New York Civil Fraud litigation is a serious matter that demands experienced, dependable and aggressive legal representation. It is in the best interest of individuals or business entities who wish to prosecute or defend a civil fraud contract claim to first understand the basic elements and ramifications of this type of New York fraud litigation.
One of the most fundamental elements of a contract is that there is an agreement between two or more parties in which one party agrees to perform an action in exchange for something of value. The value element can be of a monetary nature or it can be the performance or non-performance of an action that benefits one or both of the parties.
However, a valid contract cannot be enforced if one party deceives the other contracting party to sign a contract based on misleading and or false information which causes that party an adverse injury. Contracts that are based on fraud are not binding. Meaning they are not enforceable. The misrepresentation to the plaintiff can be conveyed in a variety of ways including, in speech, in writing, in gesture or in silence.
It’s important to remember that New York Courts have specific requirements in order for a fraud case to be be successful. Falling short of these requirements will ultimately have a case dismissed. One of the most common New York fraud claims is fraud in the inducement.
In order to plead fraudulent inducement one has to:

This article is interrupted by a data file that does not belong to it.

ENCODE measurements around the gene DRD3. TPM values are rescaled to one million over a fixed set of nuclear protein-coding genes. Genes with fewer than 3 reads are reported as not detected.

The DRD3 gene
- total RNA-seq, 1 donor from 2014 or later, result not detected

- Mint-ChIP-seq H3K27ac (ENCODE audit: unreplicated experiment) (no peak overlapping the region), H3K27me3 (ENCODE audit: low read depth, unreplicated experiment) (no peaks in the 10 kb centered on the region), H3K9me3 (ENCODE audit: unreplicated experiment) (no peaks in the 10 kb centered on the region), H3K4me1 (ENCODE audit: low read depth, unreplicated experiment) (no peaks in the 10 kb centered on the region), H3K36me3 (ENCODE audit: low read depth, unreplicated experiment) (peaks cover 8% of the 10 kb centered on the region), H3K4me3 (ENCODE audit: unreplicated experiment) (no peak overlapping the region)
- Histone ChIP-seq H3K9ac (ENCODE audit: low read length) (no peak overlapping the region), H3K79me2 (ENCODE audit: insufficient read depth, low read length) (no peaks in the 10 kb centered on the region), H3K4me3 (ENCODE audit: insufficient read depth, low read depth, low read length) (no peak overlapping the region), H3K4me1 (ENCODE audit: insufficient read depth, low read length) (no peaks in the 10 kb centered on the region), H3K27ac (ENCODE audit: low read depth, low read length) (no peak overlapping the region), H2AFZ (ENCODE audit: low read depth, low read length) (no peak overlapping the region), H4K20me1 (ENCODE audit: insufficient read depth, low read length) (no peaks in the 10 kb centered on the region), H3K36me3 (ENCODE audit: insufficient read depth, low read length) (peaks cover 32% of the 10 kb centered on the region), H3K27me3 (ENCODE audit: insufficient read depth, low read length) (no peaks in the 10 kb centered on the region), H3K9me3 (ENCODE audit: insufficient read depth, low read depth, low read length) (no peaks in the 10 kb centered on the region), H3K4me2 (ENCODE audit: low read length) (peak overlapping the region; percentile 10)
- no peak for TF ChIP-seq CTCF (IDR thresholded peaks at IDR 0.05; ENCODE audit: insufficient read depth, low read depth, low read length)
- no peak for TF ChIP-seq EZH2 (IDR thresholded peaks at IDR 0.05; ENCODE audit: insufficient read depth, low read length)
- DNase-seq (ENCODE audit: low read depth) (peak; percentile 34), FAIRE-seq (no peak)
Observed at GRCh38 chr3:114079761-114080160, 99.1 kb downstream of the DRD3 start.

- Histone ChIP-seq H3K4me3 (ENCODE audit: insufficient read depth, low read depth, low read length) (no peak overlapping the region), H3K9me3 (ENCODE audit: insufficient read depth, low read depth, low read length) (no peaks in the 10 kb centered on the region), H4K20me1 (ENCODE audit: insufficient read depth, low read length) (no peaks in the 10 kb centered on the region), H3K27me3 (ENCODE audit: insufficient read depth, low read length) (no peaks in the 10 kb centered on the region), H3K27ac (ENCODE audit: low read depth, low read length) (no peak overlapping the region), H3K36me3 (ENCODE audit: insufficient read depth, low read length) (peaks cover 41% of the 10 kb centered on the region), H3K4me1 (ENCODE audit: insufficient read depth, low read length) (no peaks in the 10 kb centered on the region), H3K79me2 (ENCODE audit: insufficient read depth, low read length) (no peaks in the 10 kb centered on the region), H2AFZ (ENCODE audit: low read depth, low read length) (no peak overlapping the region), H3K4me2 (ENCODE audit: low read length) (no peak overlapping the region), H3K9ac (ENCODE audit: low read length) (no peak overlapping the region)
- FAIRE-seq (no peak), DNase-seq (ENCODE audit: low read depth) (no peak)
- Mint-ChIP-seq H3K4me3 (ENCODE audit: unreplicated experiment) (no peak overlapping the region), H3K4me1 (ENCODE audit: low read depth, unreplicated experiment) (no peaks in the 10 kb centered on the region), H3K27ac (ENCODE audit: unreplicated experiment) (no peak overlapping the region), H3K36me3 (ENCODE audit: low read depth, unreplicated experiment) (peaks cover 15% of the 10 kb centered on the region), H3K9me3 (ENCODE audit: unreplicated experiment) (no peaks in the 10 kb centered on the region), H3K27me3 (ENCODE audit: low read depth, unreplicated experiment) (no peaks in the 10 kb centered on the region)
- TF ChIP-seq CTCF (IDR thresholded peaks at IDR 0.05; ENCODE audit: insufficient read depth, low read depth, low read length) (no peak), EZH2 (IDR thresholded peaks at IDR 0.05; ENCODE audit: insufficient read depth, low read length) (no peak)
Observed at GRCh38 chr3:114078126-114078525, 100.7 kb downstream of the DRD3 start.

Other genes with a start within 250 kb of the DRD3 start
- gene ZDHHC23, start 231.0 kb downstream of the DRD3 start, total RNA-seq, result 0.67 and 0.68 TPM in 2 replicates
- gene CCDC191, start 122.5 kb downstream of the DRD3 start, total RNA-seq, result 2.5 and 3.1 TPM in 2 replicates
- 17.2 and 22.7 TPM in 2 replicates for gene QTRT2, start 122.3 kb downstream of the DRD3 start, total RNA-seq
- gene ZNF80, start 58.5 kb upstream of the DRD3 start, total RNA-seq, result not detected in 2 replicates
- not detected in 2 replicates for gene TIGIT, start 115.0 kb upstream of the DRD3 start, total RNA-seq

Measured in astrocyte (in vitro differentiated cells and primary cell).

“plead a misrepresentation or a material omission of fact which was false and known to be false by the defendant, made for the purpose of inducing the other party to rely upon it, as well as justifiable reliance of the other party on the misrepresentation or material omission and injury caused as a result of that reliance (see Orchard Constr. Corp. v. Gottbetter, 89 AD3d 708 [2d Dept. 2011]; Northeast Steel Prods., Inc. v. John Little Designs, Inc., 80 AD3d 585 [2d Dept. 2011]; Hense v. Baxter, 79 AD3d814 [2d Dept. 2010]).”
In other words, in order to prevail on a charge of fraudulent inducement, the plaintiff will have to demonstrate the each of the following elements occurred. Plaintiff needs to show that the defendant represented something to you regarding a material fact;
• It was a false representation;
• The defendant knew that it was false;
• The defendant made the representation in order to induce you to rely on it;
• You did actually rely on it;
• You did not know that it was false; and
• You sustained damages as a result.
This is a difficult legal standard to prove, one that definitely requires experienced and knowledgeable legal representation. Michael Kushner and the Kushner Law Group have spent years protecting the rights of their clients in both New York State and the Federal Courts. The Kushner Law Group is proud of our reputation reserved for the highly experienced and respected law firms in New York City. Call the Kushner Law Group now at (718) 504-1440.